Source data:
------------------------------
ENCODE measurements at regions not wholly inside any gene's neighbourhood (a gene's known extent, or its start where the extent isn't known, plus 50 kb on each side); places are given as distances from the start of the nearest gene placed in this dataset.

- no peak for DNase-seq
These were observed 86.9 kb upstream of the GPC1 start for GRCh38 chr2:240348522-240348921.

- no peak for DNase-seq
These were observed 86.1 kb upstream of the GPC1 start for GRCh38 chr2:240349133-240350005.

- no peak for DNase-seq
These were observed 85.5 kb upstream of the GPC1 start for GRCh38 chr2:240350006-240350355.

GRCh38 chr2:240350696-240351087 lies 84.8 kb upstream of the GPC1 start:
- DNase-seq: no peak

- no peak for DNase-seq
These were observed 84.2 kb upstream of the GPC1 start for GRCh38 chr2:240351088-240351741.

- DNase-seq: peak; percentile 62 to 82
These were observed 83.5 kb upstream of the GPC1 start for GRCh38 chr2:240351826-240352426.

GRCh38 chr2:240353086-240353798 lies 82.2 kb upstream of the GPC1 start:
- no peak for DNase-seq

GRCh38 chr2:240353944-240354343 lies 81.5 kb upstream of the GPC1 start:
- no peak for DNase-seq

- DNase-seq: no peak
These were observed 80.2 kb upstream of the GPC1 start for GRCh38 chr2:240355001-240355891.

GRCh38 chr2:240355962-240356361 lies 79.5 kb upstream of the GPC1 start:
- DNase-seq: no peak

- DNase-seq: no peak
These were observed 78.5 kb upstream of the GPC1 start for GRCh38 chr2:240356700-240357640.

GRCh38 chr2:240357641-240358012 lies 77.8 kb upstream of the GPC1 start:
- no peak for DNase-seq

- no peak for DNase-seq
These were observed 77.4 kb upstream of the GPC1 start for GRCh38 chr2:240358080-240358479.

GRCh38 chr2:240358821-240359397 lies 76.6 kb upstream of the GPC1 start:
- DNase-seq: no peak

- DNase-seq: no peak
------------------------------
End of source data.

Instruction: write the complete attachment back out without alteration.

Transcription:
ENCODE measurements at regions not wholly inside any gene's neighbourhood (a gene's known extent, or its start where the extent isn't known, plus 50 kb on each side); places are given as distances from the start of the nearest gene placed in this dataset.

- no peak for DNase-seq
These were observed 86.9 kb upstream of the GPC1 start for GRCh38 chr2:240348522-240348921.

- no peak for DNase-seq
These were observed 86.1 kb upstream of the GPC1 start for GRCh38 chr2:240349133-240350005.

- no peak for DNase-seq
These were observed 85.5 kb upstream of the GPC1 start for GRCh38 chr2:240350006-240350355.

GRCh38 chr2:240350696-240351087 lies 84.8 kb upstream of the GPC1 start:
- DNase-seq: no peak

- no peak for DNase-seq
These were observed 84.2 kb upstream of the GPC1 start for GRCh38 chr2:240351088-240351741.

- DNase-seq: peak; percentile 62 to 82
These were observed 83.5 kb upstream of the GPC1 start for GRCh38 chr2:240351826-240352426.

GRCh38 chr2:240353086-240353798 lies 82.2 kb upstream of the GPC1 start:
- no peak for DNase-seq

GRCh38 chr2:240353944-240354343 lies 81.5 kb upstream of the GPC1 start:
- no peak for DNase-seq

- DNase-seq: no peak
These were observed 80.2 kb upstream of the GPC1 start for GRCh38 chr2:240355001-240355891.

GRCh38 chr2:240355962-240356361 lies 79.5 kb upstream of the GPC1 start:
- DNase-seq: no peak

- DNase-seq: no peak
These were observed 78.5 kb upstream of the GPC1 start for GRCh38 chr2:240356700-240357640.

GRCh38 chr2:240357641-240358012 lies 77.8 kb upstream of the GPC1 start:
- no peak for DNase-seq

- no peak for DNase-seq
These were observed 77.4 kb upstream of the GPC1 start for GRCh38 chr2:240358080-240358479.

GRCh38 chr2:240358821-240359397 lies 76.6 kb upstream of the GPC1 start:
- DNase-seq: no peak

- DNase-seq: no peak